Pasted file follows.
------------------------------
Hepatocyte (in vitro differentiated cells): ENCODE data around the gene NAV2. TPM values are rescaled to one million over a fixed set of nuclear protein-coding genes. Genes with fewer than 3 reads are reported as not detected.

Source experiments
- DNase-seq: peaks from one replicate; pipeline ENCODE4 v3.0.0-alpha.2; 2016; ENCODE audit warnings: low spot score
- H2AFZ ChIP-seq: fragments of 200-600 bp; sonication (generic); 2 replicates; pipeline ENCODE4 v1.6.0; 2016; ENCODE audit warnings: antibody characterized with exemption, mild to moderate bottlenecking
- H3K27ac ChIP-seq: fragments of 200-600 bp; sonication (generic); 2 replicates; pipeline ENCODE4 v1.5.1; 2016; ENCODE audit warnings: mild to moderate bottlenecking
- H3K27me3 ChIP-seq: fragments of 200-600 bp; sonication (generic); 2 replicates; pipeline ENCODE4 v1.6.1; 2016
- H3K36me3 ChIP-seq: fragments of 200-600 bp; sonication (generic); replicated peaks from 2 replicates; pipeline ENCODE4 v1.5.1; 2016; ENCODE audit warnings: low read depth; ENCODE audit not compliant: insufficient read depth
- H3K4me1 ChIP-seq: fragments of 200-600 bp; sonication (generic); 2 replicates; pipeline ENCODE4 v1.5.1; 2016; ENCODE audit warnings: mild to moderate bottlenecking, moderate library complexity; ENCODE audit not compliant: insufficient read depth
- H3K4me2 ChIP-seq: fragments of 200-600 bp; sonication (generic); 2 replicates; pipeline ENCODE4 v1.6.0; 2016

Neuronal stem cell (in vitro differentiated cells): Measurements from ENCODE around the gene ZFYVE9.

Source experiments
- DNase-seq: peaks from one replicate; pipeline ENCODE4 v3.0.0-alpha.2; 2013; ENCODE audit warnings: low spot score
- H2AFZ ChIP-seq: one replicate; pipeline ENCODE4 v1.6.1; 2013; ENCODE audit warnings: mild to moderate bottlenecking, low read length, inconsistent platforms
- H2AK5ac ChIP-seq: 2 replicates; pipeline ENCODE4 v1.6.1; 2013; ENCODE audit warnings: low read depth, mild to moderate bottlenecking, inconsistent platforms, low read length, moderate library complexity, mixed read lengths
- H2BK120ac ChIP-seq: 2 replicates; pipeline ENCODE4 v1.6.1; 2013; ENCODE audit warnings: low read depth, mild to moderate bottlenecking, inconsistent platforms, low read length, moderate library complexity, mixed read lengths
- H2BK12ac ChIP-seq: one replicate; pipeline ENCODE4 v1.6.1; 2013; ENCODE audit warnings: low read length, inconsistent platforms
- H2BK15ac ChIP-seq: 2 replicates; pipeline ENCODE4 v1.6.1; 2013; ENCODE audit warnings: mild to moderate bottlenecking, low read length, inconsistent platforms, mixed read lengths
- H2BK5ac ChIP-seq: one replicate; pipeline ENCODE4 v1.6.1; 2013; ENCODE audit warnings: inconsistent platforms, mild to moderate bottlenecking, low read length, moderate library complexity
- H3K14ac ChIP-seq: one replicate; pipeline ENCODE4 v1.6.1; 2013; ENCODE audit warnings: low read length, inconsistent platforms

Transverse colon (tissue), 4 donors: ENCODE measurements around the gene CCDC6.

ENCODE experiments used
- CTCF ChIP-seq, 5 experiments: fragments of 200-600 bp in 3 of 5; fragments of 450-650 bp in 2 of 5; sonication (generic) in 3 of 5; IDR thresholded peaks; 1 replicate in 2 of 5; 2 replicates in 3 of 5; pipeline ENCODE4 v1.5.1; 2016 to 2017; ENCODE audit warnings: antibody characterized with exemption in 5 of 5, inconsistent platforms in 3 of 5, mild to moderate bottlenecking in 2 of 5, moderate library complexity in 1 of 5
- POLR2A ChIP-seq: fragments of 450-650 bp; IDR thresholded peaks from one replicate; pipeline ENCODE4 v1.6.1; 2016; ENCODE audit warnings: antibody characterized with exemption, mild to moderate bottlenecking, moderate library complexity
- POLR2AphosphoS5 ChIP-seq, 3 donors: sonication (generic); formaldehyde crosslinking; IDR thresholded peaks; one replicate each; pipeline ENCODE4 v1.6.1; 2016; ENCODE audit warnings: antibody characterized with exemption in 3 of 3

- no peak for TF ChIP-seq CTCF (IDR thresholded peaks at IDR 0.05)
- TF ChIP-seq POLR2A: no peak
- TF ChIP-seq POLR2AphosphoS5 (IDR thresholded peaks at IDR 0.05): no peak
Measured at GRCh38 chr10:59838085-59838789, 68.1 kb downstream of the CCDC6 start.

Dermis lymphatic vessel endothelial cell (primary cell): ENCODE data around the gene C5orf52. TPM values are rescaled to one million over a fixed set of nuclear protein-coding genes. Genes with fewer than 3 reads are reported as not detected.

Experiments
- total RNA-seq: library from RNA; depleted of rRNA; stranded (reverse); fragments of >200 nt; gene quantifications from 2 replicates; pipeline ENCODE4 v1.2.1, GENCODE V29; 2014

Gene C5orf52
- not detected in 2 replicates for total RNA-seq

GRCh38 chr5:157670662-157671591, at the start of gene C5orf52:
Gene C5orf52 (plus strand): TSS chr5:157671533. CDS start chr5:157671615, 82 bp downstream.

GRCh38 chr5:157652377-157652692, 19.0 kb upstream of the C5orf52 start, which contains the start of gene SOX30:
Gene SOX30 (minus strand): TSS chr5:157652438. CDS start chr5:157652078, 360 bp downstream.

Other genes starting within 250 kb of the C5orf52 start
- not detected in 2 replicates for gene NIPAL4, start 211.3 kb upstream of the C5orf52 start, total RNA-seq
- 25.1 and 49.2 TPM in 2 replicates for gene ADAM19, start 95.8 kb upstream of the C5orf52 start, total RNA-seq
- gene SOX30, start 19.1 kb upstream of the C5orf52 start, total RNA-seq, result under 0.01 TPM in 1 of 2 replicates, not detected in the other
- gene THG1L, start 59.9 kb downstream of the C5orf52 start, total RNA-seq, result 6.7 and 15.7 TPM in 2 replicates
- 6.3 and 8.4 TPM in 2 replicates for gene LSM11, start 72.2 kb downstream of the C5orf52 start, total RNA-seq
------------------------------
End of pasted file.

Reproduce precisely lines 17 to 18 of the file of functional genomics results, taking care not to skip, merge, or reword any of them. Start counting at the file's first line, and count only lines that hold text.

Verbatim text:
- H2BK15ac ChIP-seq: 2 replicates; pipeline ENCODE4 v1.6.1; 2013; ENCODE audit warnings: mild to moderate bottlenecking, low read length, inconsistent platforms, mixed read lengths
- H2BK5ac ChIP-seq: one replicate; pipeline ENCODE4 v1.6.1; 2013; ENCODE audit warnings: inconsistent platforms, mild to moderate bottlenecking, low read length, moderate library complexity